On June 22, Paraguayan President Fernando Lugo was deposed in a 39 to 4 impeachment vote by the country’s Senate. Vice President Federico Franco was sworn in as the new president. The move took Paraguayans by surprise because of its speed (Lugo called it an “express coup”), lasting only 48 hours from start to finish.
Paraguay (population 6.5 million) has been one of the poorest countries in South America since its neighbors invaded it, took away its access to the sea and killed most of its male inhabitants in the War of the Triple Alliance in 1864-1870.
Among South American countries, it has the largest proportion of speakers of an indigenous language (Guaraní). Two percent of the population owns more than 80 percent of the agricultural land, raising soybeans, cattle, tobacco, yerba maté and other products for export. The per-capita Gross Domestic Product (PPP) is only about $5,500.
From 1954 until he was overthrown in a coup in 1989, a U.S. supported military dictator, General Alfredo Stroessner, ruled Paraguay with an iron hand. Stroessner was supported by the Colorado (“Red”) Party, and played an important role in U.S. efforts against the Latin American left.
In Apr. 2008, Fernando Lugo, a former Roman Catholic cleric, was elected president on a promise to help the poor, including instituting land reform. However, he did not have his own major political party and therefore has had to rely on unstable alliances with other parties in Congress.
One of these is the Authentic Radical Liberal Party of Vice President (now President) Federico Franco, with 26 seats in the 80 seat Chamber of Deputies, the lower house, and 14 in the 45 seat Senate. Another is the National Union of Ethical Citizens, controlled by former General Lino Oviedo, suspected by many of dictatorial ambitions. This has 16 seats in the Chamber and 9 in the Senate. The Colorados have 29 seats in the Chamber and 15 in the Senate.
Concessions to these forces have annoyed the left, which has called on Lugo to rely, rather, on mobilized mass movements in the style of Venezuela’s Chavez or Bolivia’s Morales. Lugo has been accused by the right of stirring up trouble by encouraging the aspirations of the poor, and his efforts to bring Paraguay into full participation with the economic integration projects of the region have brought accusations of high-handedness and lack of patriotism. Added to these troubles have been bouts with cancer and accusations of having fathered children out of wedlock.
Nevertheless, with elections scheduled for Apr. 2013, Paraguay’s economic indicators have been looking up under Lugo, with a steady growth rate and advances in health care.
The principal incident that was used as a pretext to unseat Lugo was a clash between squatters and police on an estate near Curuguaty. The estate belongs to Blas Requelme, a Colorado politician, who acquired it during the Stroessner dictatorship (illegally, according to the squatters). In the clash, at least 17 people were killed: Six police officers and the rest peasants.
President Lugo expressed regret, and pushed out his Minister of the Interior and Chief of Police. Nevertheless, on June 21, the entire Radical Liberal group in the lower house of Congress ditched Lugo and voted with the Colorados and Oviedo’s supporters to impeach him for “poor performance of his responsibilities,” with only one vote against. A trial was set up in the Senate for Friday. Lugo himself boycotted it because he was given practically no time to prepare his defense, and no evidence was presented. Lugo was ousted and Vice President Franco immediately sworn in as president.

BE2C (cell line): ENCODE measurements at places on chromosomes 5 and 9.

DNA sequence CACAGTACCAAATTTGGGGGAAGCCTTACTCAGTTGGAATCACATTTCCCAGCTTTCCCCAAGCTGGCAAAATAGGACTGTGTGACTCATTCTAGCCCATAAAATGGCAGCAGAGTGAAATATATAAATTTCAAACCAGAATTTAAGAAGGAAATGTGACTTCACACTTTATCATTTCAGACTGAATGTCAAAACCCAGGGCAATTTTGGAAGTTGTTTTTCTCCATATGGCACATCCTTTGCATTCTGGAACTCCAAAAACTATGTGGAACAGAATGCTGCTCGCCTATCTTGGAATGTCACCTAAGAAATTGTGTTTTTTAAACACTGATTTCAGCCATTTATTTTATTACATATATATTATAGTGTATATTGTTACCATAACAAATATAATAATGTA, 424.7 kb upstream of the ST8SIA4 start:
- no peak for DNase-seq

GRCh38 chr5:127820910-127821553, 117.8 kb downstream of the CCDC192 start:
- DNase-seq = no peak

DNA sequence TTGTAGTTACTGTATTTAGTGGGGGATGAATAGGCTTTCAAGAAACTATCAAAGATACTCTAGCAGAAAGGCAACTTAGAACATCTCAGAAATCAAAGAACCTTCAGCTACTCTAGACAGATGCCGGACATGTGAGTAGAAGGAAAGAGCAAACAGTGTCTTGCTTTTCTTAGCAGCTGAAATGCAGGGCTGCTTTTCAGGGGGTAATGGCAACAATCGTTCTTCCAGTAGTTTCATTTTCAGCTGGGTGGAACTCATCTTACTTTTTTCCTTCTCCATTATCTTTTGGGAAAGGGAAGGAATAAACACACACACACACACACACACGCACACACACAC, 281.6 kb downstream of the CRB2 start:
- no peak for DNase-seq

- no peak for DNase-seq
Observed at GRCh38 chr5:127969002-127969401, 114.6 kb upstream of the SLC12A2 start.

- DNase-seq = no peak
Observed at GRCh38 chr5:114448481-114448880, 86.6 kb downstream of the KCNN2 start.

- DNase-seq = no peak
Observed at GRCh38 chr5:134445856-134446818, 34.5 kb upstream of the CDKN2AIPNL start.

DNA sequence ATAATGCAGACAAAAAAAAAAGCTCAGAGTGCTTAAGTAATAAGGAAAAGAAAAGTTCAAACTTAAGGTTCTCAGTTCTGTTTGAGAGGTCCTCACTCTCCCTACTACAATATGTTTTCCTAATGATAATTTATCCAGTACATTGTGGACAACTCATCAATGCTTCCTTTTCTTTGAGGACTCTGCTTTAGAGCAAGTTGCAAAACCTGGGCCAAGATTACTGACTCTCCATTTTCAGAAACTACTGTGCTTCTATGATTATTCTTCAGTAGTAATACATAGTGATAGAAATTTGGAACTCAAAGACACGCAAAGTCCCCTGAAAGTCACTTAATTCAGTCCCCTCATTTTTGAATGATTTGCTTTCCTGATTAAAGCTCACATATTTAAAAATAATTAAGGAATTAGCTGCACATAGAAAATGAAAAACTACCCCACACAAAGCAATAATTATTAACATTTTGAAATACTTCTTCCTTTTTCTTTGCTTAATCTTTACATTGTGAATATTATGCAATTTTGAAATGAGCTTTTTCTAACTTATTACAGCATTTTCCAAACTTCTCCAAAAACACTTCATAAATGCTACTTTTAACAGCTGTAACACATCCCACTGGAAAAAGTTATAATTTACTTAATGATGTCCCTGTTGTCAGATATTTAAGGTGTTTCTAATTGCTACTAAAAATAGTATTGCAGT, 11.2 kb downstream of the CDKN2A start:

Lugo said he accepted the verdict, but called for the struggle for justice to go on by other means, including the setting up of a parallel government. The ALBA group of countries have denounced the coup against Lugo.
Venezuela may cut off oil. Several other South American countries are refusing to recognize Franco, and Brazil has called for Paraguay to be expelled from the MERCOSUR and UNASUR trade blocs, both of whom are having meetings this coming week.
Other member countries disinvited Paraguay from the MERCOSUR meeting. Franco, on the right wing of the Radical Liberal Party, had opposed Venezuela’s application, supported by Lugo, to join MERCOSUR.
The left and the mass movements in Paraguay are not taking this lying down. There were demonstrations on Friday. The Communist Party of Paraguay, which supported Lugo in 2008 but has since been critical his concessions to the right, said:
“The miserable attitude of the majority in the National Congress, to take advantage of the blood which was shed by [our] compatriots in the Curuguaty massacre, in the context of the long struggle for the land … so as to consummate a coup d’etat by means of impeachment, demonstrates the profoundly anti-democratic stance of the right wing politicians who mock the people’s wish, so roundly demonstrated in April 2008, to initiate a process of change…”
The Party called for popular resistance, citing a poll, which showed 67 percent of Paraguayans opposed to the coup. The communists also called for strengthening the Frente Guasú – the coalition of the left, which supports Lugo.
Photo: Paraguay’s President Fernando Lugo gives a news conference at the government palace in Asuncion, Paraguay, June 21, 2012. Cesar Olmedo/AP